1. Eastman, Peggy

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COVID-19 has shined the light of urgency on the need for effective digital health care tools in oncology. Even before the pandemic began, such tools as telehealth were growing in importance in cancer practices. To examine the scope and role of digital applications in cancer care and research, the National Cancer Policy Forum (NCPF) of the National Academies of Science, Engineering and Medicine (NAS) sponsored a virtual workshop in Washington, D.C.

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The online workshop, which also explored critical regulatory and reimbursement challenges, was held in collaboration with the NAS Forum on Cyber Resilience. A dissemination report from the meeting will be forthcoming.


"This is an evolving field," said workshop chair and NCPF member Lawrence N. Shulman, MD, MACP, FASCO. "Slowness was not an option...We had to be more agile than we've ever been" when COVID-19 struck.


Although the workshop was organized before the pandemic hit, it has served as a catalyst to greatly heighten the interest in and use of digital tools, noted Shulman, who is Deputy Director for Clinical Services and Director of the Center for Global Cancer Medicine at the University of Pennsylvania's Abramson Cancer Center. He said the workshop was the beginning of a discussion on digital health tools in oncology. To move the field forward, "we need national will" from patients, clinicians, regulators, and payers, along with scientific methods of research and validation of digital tools.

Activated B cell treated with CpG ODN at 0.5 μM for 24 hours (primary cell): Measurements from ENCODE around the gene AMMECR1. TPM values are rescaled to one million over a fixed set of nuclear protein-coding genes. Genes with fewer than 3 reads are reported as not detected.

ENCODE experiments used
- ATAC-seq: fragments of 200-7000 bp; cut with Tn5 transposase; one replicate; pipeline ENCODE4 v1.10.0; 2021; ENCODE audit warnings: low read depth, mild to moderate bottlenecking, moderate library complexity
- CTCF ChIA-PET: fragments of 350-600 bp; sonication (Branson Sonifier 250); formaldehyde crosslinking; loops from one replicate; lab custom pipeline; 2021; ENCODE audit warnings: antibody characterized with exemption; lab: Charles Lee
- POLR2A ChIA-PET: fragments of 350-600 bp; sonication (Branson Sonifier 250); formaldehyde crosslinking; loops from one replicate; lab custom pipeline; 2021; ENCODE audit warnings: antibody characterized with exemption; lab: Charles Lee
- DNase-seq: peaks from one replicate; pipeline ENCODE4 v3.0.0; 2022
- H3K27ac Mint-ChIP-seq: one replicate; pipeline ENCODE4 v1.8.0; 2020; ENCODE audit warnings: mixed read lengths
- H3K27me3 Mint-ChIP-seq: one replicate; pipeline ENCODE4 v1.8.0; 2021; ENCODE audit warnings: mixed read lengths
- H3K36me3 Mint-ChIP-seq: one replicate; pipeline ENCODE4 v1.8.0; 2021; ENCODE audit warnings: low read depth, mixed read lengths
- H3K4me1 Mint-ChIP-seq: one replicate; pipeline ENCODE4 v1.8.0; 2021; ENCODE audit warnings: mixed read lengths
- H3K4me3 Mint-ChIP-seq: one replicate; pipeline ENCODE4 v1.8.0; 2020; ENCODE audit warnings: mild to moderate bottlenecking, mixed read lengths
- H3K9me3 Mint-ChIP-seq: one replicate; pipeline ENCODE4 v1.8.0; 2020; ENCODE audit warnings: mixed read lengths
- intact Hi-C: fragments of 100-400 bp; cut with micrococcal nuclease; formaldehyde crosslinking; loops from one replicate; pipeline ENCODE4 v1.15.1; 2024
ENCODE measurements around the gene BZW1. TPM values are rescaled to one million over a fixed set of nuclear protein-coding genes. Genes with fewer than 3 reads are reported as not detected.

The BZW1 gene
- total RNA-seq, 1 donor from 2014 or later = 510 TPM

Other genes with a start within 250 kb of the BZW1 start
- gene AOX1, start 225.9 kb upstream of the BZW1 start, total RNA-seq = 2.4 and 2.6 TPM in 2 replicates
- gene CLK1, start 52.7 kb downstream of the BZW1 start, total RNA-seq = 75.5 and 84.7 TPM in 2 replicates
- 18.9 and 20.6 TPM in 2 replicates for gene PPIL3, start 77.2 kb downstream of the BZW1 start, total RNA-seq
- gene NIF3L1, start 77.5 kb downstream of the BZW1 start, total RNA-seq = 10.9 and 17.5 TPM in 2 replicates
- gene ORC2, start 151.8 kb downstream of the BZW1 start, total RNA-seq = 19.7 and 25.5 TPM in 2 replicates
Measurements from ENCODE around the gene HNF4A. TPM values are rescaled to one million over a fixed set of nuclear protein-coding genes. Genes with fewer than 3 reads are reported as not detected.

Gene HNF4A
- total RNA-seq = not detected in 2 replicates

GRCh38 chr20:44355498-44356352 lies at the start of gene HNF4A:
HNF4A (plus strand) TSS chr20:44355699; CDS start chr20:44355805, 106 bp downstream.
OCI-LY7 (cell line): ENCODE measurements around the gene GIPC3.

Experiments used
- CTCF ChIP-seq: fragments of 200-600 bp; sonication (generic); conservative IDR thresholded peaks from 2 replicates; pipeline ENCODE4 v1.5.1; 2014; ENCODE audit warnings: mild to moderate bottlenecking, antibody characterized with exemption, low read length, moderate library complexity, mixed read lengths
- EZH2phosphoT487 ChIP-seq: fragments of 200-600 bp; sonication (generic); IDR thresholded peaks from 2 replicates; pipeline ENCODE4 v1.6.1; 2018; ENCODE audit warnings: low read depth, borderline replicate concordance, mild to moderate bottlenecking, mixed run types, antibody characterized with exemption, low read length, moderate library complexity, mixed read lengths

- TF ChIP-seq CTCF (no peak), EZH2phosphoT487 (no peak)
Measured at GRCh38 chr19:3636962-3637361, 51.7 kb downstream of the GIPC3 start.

There is no question that the pandemic has accelerated the use and adoption of digital tools in the clinic such as telehealth for patient visits and remote monitoring, said Mia Levy, MD, PhD, Director of the Rush University Cancer Center, System Vice President for Cancer Services at the Rush System for Health, and Associate Professor of Medicine in the Division of Hematology and Oncology at Rush University.


For example, she described the transition from paper consent forms to remote consent forms with a digital signature, and stressed "this is a pretty big evolution."


On the plus side, Levy noted that telehealth can offer patients personalization and convenience of care, along with minimization of wait time.


"Many of our patients were incredibly appreciative of this shift to telehealth," she said, noting that videoconferencing allows consultation without a mask, thus letting health professionals pick up on patients' facial cues, and also allows family members to participate in consultations if patients desire it.


On the downside, Levy said patients vary widely in their technical abilities, failed attempts at videoconferencing produce frustration, telehealth has clear limitations for physical examinations, and it is harder for health professionals to make a connection with patients. Levy and her colleagues developed clinical guidelines for virtual visits. While they are now back to seeing patients in person, she said that they are still using telehealth for about 15-20 percent of patient visits.